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Cryptosporidiosis

This intestinal infection typically results in acute, self­limited diarrhea. However, in immunocompromised patients, cryptosporidiosis causes chronic, severe, and life-threatening symptoms.

The disease is prevalent in immunocompromised patients, such as malnourished children, patients with hypogammaglobulinemia, and those who receive immunosuppressants for cancer therapy or organ transplantation. It's especially prevalent in patients with acquired immunodeficiency syndrome.

Cryptosporidiosis occurs worldwide. In addition to immunocompromised patients, travelers to foreign countries, medical personnel caring for patients with the disease, and children are at particular risk. It's spread easily in day-care centers and among house­hold contacts and medical providers. Contaminated water, such as in a swimming pool, is a frequent source of infection.

Causes

Cryptosporidiosis is caused by the protozoan Cryptosporidium. These small spherules inhabit the micro­villus border of the intestinal epithelium. There, the protozoa shed infected oocysts into the intestinal lumen, where they pass into stool.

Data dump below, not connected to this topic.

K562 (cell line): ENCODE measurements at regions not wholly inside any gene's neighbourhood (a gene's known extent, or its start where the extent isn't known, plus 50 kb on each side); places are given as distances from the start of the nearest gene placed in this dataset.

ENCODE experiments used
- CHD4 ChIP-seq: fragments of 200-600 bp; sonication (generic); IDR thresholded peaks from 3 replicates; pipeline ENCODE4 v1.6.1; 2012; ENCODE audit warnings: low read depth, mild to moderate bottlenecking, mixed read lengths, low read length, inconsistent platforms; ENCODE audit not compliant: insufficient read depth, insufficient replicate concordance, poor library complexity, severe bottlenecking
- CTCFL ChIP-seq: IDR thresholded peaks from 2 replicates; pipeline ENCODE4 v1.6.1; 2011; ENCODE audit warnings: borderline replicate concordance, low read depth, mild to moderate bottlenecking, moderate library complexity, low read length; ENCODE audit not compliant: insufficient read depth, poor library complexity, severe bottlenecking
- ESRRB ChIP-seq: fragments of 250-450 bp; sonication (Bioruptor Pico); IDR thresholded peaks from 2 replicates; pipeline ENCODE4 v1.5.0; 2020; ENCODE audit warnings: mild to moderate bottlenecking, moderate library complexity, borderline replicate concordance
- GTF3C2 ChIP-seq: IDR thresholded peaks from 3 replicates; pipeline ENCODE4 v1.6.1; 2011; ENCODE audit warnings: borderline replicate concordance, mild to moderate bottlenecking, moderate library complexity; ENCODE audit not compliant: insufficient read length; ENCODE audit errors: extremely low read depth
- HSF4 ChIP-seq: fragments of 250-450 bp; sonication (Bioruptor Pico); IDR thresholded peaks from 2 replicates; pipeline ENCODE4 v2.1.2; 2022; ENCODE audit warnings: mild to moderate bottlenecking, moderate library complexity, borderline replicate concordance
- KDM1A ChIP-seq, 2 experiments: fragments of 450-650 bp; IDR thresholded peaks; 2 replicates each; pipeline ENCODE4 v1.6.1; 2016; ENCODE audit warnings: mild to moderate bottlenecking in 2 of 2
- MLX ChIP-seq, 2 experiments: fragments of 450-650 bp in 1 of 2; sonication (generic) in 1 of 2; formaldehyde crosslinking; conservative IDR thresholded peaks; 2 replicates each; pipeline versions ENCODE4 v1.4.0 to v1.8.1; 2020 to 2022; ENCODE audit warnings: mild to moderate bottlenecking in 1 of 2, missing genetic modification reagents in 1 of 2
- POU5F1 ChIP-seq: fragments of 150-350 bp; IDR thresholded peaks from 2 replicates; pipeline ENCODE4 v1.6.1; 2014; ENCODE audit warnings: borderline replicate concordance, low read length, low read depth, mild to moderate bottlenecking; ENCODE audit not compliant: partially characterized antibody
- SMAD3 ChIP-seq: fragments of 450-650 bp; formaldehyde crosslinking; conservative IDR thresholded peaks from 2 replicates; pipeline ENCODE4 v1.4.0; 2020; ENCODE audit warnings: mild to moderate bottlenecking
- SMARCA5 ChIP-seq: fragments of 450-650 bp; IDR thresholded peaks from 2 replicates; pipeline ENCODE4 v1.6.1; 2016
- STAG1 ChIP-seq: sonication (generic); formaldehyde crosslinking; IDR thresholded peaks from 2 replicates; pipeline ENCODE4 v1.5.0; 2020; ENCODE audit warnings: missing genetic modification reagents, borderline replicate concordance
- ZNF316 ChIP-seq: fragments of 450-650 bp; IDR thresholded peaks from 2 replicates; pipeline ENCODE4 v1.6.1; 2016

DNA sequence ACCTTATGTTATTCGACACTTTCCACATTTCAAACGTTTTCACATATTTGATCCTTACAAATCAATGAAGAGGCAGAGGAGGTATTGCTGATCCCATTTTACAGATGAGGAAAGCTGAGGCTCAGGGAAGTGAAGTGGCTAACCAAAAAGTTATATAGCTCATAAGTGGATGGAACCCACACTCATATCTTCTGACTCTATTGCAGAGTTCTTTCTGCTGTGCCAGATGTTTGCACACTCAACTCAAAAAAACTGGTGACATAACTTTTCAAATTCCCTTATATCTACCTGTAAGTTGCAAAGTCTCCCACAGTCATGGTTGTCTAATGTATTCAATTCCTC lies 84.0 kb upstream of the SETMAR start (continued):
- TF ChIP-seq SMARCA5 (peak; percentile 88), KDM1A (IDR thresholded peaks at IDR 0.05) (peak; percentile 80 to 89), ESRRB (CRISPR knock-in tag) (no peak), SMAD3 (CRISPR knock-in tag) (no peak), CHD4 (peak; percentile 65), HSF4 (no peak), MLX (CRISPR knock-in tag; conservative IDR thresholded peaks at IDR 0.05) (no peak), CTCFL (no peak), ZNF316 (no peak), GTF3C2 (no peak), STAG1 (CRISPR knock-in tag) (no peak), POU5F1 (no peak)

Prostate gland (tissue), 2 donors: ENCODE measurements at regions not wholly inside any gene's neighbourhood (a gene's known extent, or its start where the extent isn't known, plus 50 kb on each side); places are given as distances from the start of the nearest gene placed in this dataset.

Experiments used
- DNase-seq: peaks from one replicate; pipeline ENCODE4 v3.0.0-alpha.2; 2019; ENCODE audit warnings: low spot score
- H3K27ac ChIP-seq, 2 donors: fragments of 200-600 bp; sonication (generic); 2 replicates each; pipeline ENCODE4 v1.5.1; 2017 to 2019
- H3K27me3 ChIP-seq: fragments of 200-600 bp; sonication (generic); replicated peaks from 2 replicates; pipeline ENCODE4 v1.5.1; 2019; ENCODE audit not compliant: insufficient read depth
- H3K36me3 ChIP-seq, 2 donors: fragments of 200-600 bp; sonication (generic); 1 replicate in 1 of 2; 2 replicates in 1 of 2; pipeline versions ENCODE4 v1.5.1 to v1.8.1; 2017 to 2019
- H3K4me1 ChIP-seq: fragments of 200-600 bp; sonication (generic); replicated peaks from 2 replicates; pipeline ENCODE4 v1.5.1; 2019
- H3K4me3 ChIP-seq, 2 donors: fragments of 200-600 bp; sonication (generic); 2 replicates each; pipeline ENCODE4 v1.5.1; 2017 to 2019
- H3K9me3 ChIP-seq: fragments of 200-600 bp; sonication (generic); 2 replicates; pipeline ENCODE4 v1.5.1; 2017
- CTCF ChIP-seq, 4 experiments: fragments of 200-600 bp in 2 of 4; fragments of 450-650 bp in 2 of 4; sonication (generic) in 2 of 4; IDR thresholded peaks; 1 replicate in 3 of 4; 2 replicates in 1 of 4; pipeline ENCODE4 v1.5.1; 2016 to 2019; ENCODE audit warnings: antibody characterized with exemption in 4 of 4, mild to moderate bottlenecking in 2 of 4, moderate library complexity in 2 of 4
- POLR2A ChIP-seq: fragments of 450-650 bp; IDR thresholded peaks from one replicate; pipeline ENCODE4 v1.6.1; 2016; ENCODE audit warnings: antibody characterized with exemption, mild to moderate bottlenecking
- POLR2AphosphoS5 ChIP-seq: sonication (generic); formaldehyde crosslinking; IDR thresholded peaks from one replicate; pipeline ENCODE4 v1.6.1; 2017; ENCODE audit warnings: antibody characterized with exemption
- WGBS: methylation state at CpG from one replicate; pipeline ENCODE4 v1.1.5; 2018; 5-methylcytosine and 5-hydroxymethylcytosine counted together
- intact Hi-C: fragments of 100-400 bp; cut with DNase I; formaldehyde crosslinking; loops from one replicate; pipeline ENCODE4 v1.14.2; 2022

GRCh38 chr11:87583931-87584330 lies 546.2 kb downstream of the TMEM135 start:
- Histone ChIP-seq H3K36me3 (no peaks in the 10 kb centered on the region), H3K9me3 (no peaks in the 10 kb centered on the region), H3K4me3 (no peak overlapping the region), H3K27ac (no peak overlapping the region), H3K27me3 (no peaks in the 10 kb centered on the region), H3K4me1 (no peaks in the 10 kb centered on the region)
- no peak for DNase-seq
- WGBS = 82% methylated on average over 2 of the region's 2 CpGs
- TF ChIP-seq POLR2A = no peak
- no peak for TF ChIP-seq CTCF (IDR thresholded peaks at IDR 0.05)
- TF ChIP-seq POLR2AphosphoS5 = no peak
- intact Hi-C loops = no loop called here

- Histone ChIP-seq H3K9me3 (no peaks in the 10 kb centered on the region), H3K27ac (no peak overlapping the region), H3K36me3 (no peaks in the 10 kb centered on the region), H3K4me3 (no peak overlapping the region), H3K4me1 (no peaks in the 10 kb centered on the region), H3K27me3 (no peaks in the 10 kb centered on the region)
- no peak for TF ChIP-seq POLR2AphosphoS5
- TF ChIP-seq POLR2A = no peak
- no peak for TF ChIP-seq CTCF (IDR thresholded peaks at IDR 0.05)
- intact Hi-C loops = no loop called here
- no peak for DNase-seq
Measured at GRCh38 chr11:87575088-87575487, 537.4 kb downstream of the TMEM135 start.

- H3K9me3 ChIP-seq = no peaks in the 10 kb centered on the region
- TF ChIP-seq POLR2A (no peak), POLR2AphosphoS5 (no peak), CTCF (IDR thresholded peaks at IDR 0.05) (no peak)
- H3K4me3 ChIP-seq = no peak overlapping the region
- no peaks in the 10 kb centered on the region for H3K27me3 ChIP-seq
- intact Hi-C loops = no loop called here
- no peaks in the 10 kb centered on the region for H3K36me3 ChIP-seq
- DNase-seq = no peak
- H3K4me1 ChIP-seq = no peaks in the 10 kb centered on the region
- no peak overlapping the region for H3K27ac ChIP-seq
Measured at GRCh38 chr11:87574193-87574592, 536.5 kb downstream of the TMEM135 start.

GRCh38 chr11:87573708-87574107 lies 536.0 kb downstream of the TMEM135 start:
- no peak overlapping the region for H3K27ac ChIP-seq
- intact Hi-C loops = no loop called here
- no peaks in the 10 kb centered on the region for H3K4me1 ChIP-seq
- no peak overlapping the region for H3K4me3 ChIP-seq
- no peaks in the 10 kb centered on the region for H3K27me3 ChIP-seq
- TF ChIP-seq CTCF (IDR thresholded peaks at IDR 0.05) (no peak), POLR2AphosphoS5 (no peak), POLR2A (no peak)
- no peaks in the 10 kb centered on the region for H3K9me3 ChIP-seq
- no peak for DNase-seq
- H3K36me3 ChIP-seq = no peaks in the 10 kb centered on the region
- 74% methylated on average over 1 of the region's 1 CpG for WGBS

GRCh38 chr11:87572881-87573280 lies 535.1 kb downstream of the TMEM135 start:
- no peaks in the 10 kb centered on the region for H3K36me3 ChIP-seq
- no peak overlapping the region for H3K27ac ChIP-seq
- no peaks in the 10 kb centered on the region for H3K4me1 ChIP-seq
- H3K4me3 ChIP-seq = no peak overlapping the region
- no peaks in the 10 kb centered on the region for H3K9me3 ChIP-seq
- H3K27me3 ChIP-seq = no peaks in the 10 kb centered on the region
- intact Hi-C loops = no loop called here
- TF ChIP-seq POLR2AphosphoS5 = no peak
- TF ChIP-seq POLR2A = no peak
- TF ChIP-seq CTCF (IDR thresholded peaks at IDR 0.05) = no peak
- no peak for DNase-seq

These oocysts are particularly hardy, resisting destruction by routine water chlorination. This increases the risk of infection spreading through contact with contaminated water. The disease can also be transmitted via contaminated food and person-to-person contact.

Signs and symptoms

The major symptoms are abdominal cramps and watery diarrhea. Less commonly, there are nausea, vomiting, fatigue, and low grade fever. These may lead to weight loss and dehydration.

In otherwise healthy people, these symptoms usually last one to two weeks. In persons with weakened immune systems (such as persons who are HIV infected, persons undergoing cancer treatment, or who have had an organ or bone marrow transplant) the illness can be very severe and persist for weeks to months.

Diagnostic tests 

This is based on either finding the characteristic cysts in stool specimens, or on biopsy of an infected organ, such as the intestine.

Treatment

Although no treatment currently exists that can eradicate the infecting organism, paromomycin may be partially effective for some patients with human immunodeficiency virus.

Treatment of cryptosporidiosis consists mainly of supportive measures to control symptoms. Such measures include fluid replacement to prevent dehydration as well as administration of analgesics to relieve pain and anti-diarrheal and antiperistaltic agents to control diarrhea.

Prevention

The best way to prevent cryptosporidiosis is to minimize exposure to cysts from infected humans and animals. Proper hand washing technique, especially in day care centers, is recommended.



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